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Org. Synth. 1960, 40, 80
DOI: 10.15227/orgsyn.040.0080
m-NITROPHENYL DISULFIDE
[Disulfide, bis-(m-nitrophenyl)]
Submitted by W. A. Sheppard1
Checked by John D. Roberts and W. H. Graham.
1. Procedure
A 5-l. three-necked round-bottomed flask equipped with a reflux condenser, a sealed mechanical stirrer, and a dropping funnel is set up in a hood and charged with 333 g. (1.50 moles) of m-nitrobenzenesulfonyl chloride (Note 1). The stirrer is started and 1033 ml. (7.5 moles) of 55–58% hydriodic acid (Note 2) is rapidly added dropwise over a period of 30–45 minutes (Note 3). After the addition is complete, the reaction mixture is stirred and refluxed on a steam bath for 3 hours. It is then cooled to room temperature, and the dropping funnel is replaced with an open powder funnel. Solid sodium bisulfite powder (Note 4) is added in portions until all the iodine has been reduced, and the reaction mixture is a suspension of pale yellow m-nitrophenyl disulfide in an almost colorless solution. The reaction mixture is filtered through a coarse-grade sintered-glass funnel to separate the disulfide, which is washed thoroughly with warm water to remove all inorganic salts. There is obtained 210–221 g. (91–96%) of crude m-nitrophenyl disulfide, m.p. 81–83°. This material is purified by dissolving it in approximately 800 ml. of boiling acetone, which is filtered hot and cooled to give 170–183 g. (74–79%) of the disulfide in the form of pale yellow prisms, m.p. 82–83°. By concentration of the mother liquor an additional 30–40 g. (13–17%) of disulfide, m.p. 82–83°, is obtained, so that the total yield of satisfactory product is 200–210 g. (86–91%).
2. Notes
1. Eastman Kodak white label m-nitrobenzenesulfonyl chloride was used.
2. Reagent grade hydriodic acid was generally employed, but material of lower purity may be used without decreasing the yield. The calculated amount of 45–47% hydriodic acid may also be employed2 with only a slight diminution in yield.
3. The reaction of the hydriodic acid with m-nitrobenzenesulfonyl chloride is mildly exothermic, and iodine crystals precipitate as the reaction proceeds.
4. Approximately 3 lb. of sodium bisulfite is required to reduce the iodine. Technical grade bisulfite may be used satisfactorily. Caution should be observed in adding the bisulfite, since evolution of sulfur dioxide can cause excessive foaming. This foaming occurs a short time after each addition and is most noticeable when the iodine is almost neutralized. Iodine and product clinging to the upper walls of the flask and in the condenser may be conveniently rinsed into the reaction mixture with a stream of water from a wash bottle.
3. Discussion
The described method of preparation of m-nitrophenyl disulfide is essentially that of Foss and co-workers2 and is a modification of that reported by Ekbom.3 The disulfide has been prepared by reaction of potassium ethyl xanthate with m-nitrobenzenediazonium chloride solution, followed by hydrolysis to yield the mercaptan, which is subsequently oxidized with potassium ferrocyanide or dilute nitric acid to the disulfide.4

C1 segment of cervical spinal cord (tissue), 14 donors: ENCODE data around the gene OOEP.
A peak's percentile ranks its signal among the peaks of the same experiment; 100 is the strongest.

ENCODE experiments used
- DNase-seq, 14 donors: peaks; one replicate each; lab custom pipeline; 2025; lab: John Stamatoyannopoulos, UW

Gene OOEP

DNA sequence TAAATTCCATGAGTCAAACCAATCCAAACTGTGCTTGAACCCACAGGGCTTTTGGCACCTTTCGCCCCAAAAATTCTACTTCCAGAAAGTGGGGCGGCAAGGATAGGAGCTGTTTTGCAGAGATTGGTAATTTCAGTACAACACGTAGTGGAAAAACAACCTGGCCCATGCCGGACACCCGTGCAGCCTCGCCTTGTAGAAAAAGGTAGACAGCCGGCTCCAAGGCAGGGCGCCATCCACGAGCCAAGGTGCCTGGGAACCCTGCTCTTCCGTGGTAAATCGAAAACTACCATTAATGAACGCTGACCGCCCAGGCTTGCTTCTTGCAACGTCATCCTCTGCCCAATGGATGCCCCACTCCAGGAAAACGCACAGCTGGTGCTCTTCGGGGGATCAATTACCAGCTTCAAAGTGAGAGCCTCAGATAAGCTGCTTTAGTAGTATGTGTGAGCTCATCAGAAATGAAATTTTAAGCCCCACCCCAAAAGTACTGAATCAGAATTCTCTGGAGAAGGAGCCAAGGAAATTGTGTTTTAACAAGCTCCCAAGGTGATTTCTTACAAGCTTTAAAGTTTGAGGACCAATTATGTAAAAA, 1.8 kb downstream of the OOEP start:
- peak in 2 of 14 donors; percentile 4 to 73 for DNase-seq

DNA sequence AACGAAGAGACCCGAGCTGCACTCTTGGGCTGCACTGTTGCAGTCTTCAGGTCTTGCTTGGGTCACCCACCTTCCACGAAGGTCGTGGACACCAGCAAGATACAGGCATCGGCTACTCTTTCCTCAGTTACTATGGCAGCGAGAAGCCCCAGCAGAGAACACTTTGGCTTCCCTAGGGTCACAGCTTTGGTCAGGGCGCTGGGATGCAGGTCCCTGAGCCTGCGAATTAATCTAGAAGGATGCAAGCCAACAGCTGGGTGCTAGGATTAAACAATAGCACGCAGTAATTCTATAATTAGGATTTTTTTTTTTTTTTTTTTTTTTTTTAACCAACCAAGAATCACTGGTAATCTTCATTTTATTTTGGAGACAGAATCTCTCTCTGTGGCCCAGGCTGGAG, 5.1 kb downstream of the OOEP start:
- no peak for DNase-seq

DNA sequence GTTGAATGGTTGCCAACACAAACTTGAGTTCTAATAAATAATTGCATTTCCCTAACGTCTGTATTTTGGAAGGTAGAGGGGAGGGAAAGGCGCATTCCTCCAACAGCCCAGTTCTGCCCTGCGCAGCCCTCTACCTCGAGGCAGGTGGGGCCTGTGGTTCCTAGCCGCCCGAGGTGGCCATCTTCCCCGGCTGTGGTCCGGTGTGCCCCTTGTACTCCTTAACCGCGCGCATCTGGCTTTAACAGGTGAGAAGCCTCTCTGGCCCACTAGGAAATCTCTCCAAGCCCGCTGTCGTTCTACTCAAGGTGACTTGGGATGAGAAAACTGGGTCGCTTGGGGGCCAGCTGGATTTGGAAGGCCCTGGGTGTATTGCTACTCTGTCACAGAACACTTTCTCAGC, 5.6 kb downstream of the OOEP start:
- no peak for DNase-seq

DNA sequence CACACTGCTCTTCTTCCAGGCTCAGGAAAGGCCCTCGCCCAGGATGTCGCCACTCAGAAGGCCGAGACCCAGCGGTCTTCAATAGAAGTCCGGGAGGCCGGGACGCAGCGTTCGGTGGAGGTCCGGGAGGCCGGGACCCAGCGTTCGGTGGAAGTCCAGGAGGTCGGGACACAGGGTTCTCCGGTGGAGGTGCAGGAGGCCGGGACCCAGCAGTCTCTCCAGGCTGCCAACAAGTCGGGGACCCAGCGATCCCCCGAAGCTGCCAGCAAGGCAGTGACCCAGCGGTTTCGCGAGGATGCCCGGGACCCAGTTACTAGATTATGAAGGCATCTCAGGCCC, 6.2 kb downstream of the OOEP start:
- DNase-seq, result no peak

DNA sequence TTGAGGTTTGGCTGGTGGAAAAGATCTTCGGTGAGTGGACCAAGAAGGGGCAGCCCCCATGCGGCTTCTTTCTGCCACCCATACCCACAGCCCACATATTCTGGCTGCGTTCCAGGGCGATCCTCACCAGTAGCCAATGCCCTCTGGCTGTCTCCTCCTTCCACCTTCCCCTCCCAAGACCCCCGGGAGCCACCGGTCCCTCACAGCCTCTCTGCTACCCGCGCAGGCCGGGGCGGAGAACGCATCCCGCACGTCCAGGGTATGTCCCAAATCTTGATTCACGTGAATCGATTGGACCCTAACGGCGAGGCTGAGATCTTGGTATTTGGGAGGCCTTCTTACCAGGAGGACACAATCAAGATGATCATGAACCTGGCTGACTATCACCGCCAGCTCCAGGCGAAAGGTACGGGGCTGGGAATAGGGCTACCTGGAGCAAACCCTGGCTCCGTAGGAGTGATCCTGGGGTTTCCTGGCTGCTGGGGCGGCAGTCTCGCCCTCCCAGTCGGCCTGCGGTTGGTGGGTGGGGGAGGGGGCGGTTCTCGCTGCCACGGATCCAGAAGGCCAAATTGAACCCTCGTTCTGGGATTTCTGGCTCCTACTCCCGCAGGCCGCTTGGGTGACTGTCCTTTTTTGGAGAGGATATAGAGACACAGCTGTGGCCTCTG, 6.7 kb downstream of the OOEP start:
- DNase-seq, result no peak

The usual method of preparing aromatic disulfides is to treat an aryl halide with Na2S2.5 However, this method is limited to compounds where the halogen is strongly activated by electronegative groups (for example, o- or p-nitrochlorobenzene). The reaction of diazonium salts with xanthate is unsatisfactory for large-scale preparations because dilute solutions must be employed to reduce the hazard of explosion. Aromatic sulfonyl chlorides (not containing nitro groups) are also reduced with zinc and mineral acid to mercaptans,6 which must be subsequently oxidized to the disulfide. The present method has been used to prepare nitronaphthalene disulfides,7,8 naphthalene disulfide, and phenyl disulfide8 and should be applicable to the preparation of any symmetrical aromatic disulfides containing substituents stable to hydriodic acid.
4. Use of m-Nitrophenyl Disulfide
The disulfides are useful intermediates in the preparation of sulfenyl chlorides.2,9

References and Notes
  1. Contribution No. 515 from the Central Research Department, Experimental Station, E. I. du Pont de Nemours and Company, Inc., Wilmington, Delaware.
  2. N. E. Foss, J. J. Stehle, H. M. Shusett, and D. Hadburg, J. Am. Chem. Soc., 60, 2729 (1938).
  3. A. Ekbom, Ber., 24, 335 (1891).
  4. R. Leuckart and W. Holtzapfel, J. Prakt. Chim., 41 (2), 197 (1890).
  5. M. T. Bogert and A. Stull, Org. Syntheses, Coll. Vol. 1, 220 (1941).
  6. Th. Zinke and O. Krüger, Ber., 45, 3468 (1912).
  7. P. T. Cleve, Ber., 20, 1534 (1887).
  8. P. T. Cleve, Ber., 21, 1099 (1888).
  9. M. H. Hubacher, Org. Syntheses, Coll. Vol. 2, 455 (1943).

Appendix
Chemical Abstracts Nomenclature (Collective Index Number);
(Registry Number)

o- or p-nitrochlorobenzene

nitric acid (7697-37-2)

sulfur dioxide (7446-09-5)

sodium bisulfite,
sodium bisulfite powder (7631-90-5)

iodine (7553-56-2)

acetone (67-64-1)

zinc (7440-66-6)

hydriodic acid (10034-85-2)

potassium ferrocyanide

potassium ethyl xanthate (140-89-6)

xanthate

phenyl disulfide (882-33-7)

naphthalene disulfide

m-nitrobenzenediazonium chloride

m-Nitrophenyl disulfide,
Disulfide, bis-(m-nitrophenyl) (537-91-7)

m-nitrobenzenesulfonyl chloride (121-51-7)